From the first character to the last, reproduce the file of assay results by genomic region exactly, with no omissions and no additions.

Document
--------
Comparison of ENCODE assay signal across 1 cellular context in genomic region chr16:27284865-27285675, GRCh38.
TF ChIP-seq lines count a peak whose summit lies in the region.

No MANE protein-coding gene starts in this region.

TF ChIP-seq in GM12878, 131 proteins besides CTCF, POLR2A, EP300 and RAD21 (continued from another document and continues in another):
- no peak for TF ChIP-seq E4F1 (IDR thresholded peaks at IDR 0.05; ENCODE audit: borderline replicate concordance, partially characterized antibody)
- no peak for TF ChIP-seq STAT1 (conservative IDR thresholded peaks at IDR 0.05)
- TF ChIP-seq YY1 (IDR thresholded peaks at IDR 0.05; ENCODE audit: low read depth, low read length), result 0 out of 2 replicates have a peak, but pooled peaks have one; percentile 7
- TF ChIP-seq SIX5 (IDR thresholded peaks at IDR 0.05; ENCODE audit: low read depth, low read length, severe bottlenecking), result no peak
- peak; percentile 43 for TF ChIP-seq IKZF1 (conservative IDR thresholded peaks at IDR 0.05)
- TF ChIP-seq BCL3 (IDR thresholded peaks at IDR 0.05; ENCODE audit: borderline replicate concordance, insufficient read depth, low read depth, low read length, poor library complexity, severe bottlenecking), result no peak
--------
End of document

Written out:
Comparison of ENCODE assay signal across 1 cellular context in genomic region chr16:27284865-27285675, GRCh38.
TF ChIP-seq lines count a peak whose summit lies in the region.

No MANE protein-coding gene starts in this region.

TF ChIP-seq in GM12878, 131 proteins besides CTCF, POLR2A, EP300 and RAD21 (continued from another document and continues in another):
- no peak for TF ChIP-seq E4F1 (IDR thresholded peaks at IDR 0.05; ENCODE audit: borderline replicate concordance, partially characterized antibody)
- no peak for TF ChIP-seq STAT1 (conservative IDR thresholded peaks at IDR 0.05)
- TF ChIP-seq YY1 (IDR thresholded peaks at IDR 0.05; ENCODE audit: low read depth, low read length), result 0 out of 2 replicates have a peak, but pooled peaks have one; percentile 7
- TF ChIP-seq SIX5 (IDR thresholded peaks at IDR 0.05; ENCODE audit: low read depth, low read length, severe bottlenecking), result no peak
- peak; percentile 43 for TF ChIP-seq IKZF1 (conservative IDR thresholded peaks at IDR 0.05)
- TF ChIP-seq BCL3 (IDR thresholded peaks at IDR 0.05; ENCODE audit: borderline replicate concordance, insufficient read depth, low read depth, low read length, poor library complexity, severe bottlenecking), result no peak